This is the process by which you shape your child’s character, by which you produce a good citizen, someone who will make the community a better place. Everything else – grades, athletic accomplishments, artistic talents, and so on – is secondary. Raising a mathematically and musically gifted child who wins a scholarship to Harvard is fine, but when all is said and done, good parenting is simply an act of love for your neighbor.

But make no mistake, no matter how well you communicate your worldview to your children, they will think for themselves, and from a very early age. They will even make decisions that will cause you to scratch your head in wonder or weep with sorrow. Parenting is an influence; it does not determine the outcome. Even the most well-parented (by whatever standard) child is capable, on any given day, of acting in ways that are completely inconsistent with his or her upbringing. That fact, if not fully accepted, can generate lots of parental frustration, guilt, or both.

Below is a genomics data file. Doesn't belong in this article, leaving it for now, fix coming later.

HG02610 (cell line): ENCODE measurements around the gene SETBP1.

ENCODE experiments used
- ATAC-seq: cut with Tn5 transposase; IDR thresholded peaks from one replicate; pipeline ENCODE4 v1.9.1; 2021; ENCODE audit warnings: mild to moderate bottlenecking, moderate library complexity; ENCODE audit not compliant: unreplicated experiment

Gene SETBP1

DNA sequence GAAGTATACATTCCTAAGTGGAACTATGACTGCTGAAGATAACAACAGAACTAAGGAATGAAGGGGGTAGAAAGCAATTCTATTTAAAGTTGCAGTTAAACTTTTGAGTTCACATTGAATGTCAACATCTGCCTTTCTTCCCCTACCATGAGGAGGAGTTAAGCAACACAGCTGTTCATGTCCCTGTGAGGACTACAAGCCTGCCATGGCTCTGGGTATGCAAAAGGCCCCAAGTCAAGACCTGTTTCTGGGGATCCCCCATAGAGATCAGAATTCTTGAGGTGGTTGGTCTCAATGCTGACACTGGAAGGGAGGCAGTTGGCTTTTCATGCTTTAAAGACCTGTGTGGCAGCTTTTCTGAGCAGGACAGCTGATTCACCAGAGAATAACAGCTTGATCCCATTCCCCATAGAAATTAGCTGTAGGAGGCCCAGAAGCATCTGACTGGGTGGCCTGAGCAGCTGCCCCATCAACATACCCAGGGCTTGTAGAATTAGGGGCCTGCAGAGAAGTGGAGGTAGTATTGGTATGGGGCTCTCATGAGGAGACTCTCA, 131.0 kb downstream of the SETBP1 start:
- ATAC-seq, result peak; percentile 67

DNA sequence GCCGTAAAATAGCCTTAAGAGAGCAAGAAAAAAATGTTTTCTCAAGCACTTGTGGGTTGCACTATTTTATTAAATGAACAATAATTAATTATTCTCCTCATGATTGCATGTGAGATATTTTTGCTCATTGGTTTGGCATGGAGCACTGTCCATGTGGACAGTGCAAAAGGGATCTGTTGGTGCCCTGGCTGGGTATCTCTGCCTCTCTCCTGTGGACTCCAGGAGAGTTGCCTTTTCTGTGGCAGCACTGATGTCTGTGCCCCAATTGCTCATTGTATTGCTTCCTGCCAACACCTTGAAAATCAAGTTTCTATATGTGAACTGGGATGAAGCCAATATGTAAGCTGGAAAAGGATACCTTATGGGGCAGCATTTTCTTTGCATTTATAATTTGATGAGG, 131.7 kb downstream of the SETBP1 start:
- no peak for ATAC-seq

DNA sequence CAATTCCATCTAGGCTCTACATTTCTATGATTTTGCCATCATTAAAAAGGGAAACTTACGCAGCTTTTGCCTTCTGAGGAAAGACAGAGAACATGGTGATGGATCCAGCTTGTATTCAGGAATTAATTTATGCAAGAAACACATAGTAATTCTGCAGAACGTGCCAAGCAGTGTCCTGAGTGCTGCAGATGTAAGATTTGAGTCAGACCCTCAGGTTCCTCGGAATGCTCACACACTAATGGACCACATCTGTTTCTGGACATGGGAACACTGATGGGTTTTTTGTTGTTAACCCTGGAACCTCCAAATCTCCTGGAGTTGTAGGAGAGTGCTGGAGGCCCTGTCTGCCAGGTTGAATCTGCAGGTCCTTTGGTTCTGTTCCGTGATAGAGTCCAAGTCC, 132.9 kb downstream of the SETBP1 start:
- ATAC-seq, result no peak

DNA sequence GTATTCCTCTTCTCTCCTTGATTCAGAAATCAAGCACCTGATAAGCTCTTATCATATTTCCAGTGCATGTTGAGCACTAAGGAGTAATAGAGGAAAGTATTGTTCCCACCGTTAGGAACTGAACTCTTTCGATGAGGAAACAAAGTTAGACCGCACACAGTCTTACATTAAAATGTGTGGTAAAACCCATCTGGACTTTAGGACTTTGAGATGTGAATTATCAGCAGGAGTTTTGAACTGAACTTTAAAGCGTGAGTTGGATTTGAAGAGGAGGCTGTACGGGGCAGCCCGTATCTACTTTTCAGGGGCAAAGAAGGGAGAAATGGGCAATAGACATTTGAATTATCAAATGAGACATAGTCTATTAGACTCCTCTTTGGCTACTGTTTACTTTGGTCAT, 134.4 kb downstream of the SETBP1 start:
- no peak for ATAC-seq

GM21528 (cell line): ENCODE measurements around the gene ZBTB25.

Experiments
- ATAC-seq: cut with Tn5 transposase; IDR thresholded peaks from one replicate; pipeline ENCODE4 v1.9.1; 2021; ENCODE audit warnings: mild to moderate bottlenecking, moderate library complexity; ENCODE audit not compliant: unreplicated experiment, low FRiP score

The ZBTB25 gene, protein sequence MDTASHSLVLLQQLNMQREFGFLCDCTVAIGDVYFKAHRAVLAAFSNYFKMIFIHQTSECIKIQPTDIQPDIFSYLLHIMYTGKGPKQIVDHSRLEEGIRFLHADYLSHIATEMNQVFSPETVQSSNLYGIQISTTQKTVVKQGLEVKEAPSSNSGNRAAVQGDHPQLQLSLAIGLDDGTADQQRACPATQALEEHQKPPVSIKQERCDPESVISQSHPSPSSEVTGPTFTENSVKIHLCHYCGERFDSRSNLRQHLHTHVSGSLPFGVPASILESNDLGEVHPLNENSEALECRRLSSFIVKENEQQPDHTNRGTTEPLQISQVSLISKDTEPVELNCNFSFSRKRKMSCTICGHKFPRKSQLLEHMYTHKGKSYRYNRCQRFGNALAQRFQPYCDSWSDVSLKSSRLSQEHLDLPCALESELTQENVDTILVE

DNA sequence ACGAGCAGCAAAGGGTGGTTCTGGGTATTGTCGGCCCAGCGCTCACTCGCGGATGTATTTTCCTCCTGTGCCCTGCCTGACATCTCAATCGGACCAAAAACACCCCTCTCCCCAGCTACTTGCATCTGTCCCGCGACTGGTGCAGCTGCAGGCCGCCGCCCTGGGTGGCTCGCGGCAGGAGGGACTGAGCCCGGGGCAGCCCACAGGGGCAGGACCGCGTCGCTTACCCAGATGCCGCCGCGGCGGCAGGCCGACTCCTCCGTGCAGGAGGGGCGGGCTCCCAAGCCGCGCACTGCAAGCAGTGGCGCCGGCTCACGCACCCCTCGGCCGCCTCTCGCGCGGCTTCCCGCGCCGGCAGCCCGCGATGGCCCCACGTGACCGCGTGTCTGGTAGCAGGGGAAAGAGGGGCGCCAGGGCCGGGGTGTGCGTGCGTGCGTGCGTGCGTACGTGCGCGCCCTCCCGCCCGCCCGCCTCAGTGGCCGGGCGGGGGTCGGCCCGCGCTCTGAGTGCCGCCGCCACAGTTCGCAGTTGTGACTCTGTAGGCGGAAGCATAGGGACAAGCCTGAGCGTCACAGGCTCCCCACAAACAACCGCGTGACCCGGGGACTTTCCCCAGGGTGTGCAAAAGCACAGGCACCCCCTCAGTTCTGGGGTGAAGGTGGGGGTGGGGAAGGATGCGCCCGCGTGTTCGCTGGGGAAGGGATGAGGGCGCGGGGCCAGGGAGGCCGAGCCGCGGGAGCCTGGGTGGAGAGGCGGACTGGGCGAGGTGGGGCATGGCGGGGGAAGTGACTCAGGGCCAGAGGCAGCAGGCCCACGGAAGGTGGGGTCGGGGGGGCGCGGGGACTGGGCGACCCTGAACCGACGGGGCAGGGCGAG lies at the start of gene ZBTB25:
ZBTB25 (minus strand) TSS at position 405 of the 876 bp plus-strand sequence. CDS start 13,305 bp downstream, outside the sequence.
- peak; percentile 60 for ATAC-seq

As your great-grandmother put it, “Every child has a mind of his own.”

Read more here:

TOPICS: Constitution/Conservatism; Culture/Society; US: North Carolina
This is a great bit of parenting advice
1 posted on 03/11/2013 7:11:51 AM PDT by bigtoona
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To: bigtoona

My 12 year old was listening to the news last week, and they mentioned the state clamping down on consumers who bought too much soda or fatty foods. He thought it was a good idea.

I spent the next 5 minutes telling him about incremental government encroachment and how government is a boa constrictor, not a friend. He got it.

I’ll make a conservative out of him yet.

2 posted on 03/11/2013 7:19:30 AM PDT by lurk
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To: bigtoona

Passing values from one generation to the next is a biblical concept,

no wonder the left opposes it.